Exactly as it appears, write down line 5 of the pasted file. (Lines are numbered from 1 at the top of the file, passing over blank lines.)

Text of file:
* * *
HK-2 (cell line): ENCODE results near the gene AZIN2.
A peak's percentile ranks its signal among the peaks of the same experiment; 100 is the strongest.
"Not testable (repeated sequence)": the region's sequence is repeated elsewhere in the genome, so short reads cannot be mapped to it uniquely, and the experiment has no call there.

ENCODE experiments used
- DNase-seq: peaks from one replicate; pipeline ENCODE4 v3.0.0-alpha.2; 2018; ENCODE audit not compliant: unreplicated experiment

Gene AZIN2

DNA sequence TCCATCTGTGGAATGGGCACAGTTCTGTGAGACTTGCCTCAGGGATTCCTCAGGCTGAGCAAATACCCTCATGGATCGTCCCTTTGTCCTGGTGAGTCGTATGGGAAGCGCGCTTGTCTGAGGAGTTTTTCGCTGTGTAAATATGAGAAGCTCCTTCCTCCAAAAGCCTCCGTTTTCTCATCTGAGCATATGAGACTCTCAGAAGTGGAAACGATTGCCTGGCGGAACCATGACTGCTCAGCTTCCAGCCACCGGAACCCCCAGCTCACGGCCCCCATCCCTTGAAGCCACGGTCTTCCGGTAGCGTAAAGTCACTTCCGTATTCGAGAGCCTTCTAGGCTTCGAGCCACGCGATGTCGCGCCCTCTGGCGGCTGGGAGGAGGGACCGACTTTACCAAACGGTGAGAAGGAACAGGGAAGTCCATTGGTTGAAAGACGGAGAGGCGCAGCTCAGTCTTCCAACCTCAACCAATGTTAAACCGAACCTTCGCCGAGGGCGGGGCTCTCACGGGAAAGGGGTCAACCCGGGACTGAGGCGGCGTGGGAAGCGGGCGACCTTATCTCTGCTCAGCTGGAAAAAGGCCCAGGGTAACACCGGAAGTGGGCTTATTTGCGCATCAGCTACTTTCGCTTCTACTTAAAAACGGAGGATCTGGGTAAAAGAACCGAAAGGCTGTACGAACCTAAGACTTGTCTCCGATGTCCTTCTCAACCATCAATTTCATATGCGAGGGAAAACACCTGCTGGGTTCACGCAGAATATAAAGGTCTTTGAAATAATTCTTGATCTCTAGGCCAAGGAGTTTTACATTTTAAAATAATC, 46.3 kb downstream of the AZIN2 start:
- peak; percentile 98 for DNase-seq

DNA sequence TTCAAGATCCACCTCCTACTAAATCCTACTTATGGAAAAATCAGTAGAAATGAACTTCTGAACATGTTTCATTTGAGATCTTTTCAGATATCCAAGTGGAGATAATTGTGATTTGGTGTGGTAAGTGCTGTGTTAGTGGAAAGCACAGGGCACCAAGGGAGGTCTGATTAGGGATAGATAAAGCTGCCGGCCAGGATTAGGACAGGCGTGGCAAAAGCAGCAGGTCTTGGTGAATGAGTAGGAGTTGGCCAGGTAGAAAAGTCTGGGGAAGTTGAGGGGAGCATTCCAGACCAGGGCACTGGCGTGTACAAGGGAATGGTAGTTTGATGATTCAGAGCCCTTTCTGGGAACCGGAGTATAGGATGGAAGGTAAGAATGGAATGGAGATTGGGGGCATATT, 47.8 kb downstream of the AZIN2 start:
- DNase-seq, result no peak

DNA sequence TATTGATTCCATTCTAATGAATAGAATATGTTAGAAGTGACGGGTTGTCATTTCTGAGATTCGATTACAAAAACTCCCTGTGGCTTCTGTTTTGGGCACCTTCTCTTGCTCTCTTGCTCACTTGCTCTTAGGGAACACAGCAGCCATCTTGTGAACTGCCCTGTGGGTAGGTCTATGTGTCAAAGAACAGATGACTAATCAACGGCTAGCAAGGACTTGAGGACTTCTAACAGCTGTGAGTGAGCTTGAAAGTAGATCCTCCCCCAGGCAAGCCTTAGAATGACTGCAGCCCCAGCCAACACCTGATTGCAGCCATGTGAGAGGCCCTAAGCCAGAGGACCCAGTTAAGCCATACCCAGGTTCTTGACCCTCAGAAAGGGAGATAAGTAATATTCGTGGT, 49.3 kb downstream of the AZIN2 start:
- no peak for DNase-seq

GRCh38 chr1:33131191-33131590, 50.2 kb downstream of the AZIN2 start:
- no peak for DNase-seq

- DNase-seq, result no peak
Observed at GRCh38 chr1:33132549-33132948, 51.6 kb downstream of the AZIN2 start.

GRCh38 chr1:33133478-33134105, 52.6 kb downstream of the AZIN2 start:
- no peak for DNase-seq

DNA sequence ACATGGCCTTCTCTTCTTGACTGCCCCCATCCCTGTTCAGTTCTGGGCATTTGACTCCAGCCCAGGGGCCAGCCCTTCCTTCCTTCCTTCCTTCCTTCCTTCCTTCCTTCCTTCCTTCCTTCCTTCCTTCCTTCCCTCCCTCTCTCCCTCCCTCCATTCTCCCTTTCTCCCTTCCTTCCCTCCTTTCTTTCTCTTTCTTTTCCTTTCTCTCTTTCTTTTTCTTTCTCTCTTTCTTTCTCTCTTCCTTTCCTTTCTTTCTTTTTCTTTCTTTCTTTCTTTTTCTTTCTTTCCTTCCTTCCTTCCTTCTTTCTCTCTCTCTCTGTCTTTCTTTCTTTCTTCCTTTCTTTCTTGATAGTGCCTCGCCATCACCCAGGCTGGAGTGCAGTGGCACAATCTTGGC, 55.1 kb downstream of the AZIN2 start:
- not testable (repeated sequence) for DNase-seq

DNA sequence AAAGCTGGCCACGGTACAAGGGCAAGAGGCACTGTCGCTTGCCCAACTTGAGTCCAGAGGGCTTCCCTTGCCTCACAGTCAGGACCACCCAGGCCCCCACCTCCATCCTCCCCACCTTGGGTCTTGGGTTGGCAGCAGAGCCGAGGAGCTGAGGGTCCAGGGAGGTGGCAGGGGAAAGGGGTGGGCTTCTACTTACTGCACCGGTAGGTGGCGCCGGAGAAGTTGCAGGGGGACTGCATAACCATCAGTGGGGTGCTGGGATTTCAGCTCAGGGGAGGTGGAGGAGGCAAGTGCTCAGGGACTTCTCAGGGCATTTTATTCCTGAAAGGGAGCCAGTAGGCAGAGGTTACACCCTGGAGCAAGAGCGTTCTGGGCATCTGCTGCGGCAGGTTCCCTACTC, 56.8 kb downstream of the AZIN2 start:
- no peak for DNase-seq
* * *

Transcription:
- DNase-seq: peaks from one replicate; pipeline ENCODE4 v3.0.0-alpha.2; 2018; ENCODE audit not compliant: unreplicated experiment